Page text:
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Magnitude 5.7 quake strikes Mauna Loa volcano on Hawaii’s Big Island

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HONOLULU – A 5.7 magnitude earthquake struck the world’s largest active volcano, Mauna Loa on Hawaii’s Big Island, on Friday, knocking items off shelves and knocking out power in a nearby town, but prompting no immediate reports of Serious damage.

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The earthquake, which did not trigger a tsunami and was initially reported by the U.S. Geological Survey as magnitude 6.3, was centered on the southern flank of Mauna Loa at a depth of 37 kilometers, 2 kilometers southwest of Pahala.

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“It shook us up a lot to the point where some of our knees were shaking a little bit,” said Derek Nelson, manager of the Kona Canoe Club restaurant in the coastal community of Kona, on the western side of the island. “He shook all the windows in the town.”

There was a power outage affecting about 300 customers in Naalehu that appeared to be related to the earthquake, said Darren Pai, spokesman for Hawaiian Electric Company.

The earthquake struck after 10 a.m. local time, less than two hours before an unrelated earthquake with a preliminary magnitude of 4.6 struck Southern California.

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Mauna Loa last erupted at the end of 2022. It is one of the five volcanoes that make up the Big Island, which is the southernmost of the Hawaiian archipelago.

Earthquakes can occur in Hawaii for a variety of reasons, including magma moving beneath the surface. In Friday’s case, scientists believe the likely cause was the weight of the Hawaiian Islands bending and straining the Earth’s crust and upper mantle.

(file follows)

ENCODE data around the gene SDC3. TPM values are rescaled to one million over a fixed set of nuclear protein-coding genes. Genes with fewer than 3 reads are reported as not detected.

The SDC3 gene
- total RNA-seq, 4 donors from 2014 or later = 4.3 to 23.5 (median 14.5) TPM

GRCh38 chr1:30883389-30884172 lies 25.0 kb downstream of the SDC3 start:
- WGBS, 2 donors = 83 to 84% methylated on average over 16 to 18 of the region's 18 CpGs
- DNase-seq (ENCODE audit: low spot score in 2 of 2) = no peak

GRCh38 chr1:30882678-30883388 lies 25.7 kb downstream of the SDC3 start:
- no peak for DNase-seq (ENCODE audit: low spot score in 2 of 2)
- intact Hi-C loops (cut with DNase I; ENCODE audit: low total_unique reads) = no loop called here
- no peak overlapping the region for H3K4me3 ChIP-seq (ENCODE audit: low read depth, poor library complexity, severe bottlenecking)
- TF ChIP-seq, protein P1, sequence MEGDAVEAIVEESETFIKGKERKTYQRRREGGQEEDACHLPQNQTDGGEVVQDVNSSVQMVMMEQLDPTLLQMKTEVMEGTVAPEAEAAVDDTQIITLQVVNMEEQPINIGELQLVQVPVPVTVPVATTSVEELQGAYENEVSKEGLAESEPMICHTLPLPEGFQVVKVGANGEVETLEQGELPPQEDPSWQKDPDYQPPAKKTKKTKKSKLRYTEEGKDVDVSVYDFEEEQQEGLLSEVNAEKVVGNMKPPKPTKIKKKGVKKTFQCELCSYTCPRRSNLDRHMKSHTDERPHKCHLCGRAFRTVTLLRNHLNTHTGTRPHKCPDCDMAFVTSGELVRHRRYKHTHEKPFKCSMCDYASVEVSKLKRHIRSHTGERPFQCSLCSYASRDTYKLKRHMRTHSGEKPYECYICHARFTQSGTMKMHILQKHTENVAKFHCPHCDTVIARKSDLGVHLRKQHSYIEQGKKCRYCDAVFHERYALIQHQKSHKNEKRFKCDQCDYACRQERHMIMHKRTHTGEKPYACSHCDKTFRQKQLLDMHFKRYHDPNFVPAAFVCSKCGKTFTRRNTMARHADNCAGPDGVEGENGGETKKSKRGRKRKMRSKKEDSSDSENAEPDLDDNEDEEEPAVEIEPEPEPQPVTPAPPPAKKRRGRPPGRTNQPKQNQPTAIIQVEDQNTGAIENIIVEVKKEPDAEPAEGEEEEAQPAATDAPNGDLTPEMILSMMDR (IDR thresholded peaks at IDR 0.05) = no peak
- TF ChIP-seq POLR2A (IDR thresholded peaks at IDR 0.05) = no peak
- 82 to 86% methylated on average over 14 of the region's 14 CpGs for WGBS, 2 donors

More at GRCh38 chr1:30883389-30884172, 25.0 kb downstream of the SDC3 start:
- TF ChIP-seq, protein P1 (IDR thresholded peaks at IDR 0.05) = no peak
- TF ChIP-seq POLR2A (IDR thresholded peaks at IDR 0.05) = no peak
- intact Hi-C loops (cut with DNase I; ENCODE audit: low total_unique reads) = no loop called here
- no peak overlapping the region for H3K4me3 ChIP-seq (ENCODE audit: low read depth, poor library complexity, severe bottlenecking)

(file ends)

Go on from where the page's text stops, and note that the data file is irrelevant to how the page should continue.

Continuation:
That’s what caused a magnitude 6.9 earthquake that struck Kiholo Bay, on the northwest coast of the Big Island, in 2006. That tremor damaged roads and buildings and left power out as far away as Honolulu, on the island. from Oahu, about 200 miles north.

Helen Janiszewski, an assistant professor in the Department of Earth Sciences at the University of Hawaii at Manoa, said the Hawaiian Islands are located on the Pacific oceanic tectonic plate and have some of the largest volcanoes in the world.

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“So there’s a huge amount of rock mass associated with the islands and because of that, it’s actually enough to slightly displace the Pacific oceanic plate beneath the islands,” he said. “And that force sometimes causes earthquakes.”

This type of earthquake tends to occur several tens of kilometers below the Earth’s surface in the mantle, Janiszewski said. Earthquakes caused by moving magma tend to affect shallower depths.

The observatory said Friday’s earthquake did not affect either Mauna Loa or the neighboring volcano, Kilauea.

There were no immediate reports of damage to telescopes on the summit of Mauna Kea, another nearby volcano that has some of the world’s most advanced observatories for studying the night sky.

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Jessica Ferracane, a spokeswoman for Hawaii Volcanoes National Park, said there was no apparent damage to its roads or visitor centers. Earthquakes are not uncommon, she said, but this one was “much more intense” than usual.

The Hawaiian Islands have been built by successive volcanic eruptions over millions of years. The vast majority of earthquakes in Hawaii occur in and around the Big Island. About once every year and a half, there is an earthquake in the state of magnitude 5 or greater, according to the Hawaii Volcano Observatory.

The Big Island is mostly rural and is home to cattle ranches, coffee plantations and tourist hotels. But it also has some small cities, including the county seat of Hilo, with a population of 45,000.

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Friday’s earthquake could be felt in Honolulu. Big Island Mayor Mitch Roth was there at a cardiologist appointment and at first thought he was experiencing side effects from a procedure: “I suddenly felt like I was getting dizzy.”

He said he immediately spoke to his emergency management officials by phone when he realized it was an earthquake and that he was headed to the Honolulu airport to try to catch an earlier flight back.

Grace Tabios, owner of Will and Grace Filipino Variety Store in Naalehu, said the tremor knocked down her husband, who was working on their coffee farm in Pahala. In the store, bottles of mayonnaise and medicine from the Philippines fell off the shelves.

“Some things fell but they didn’t break,” Tabios said.

— Associated Press writers Mark Thiessen in Anchorage and Becky Bohrer in Juneau, Alaska, contributed to this report.

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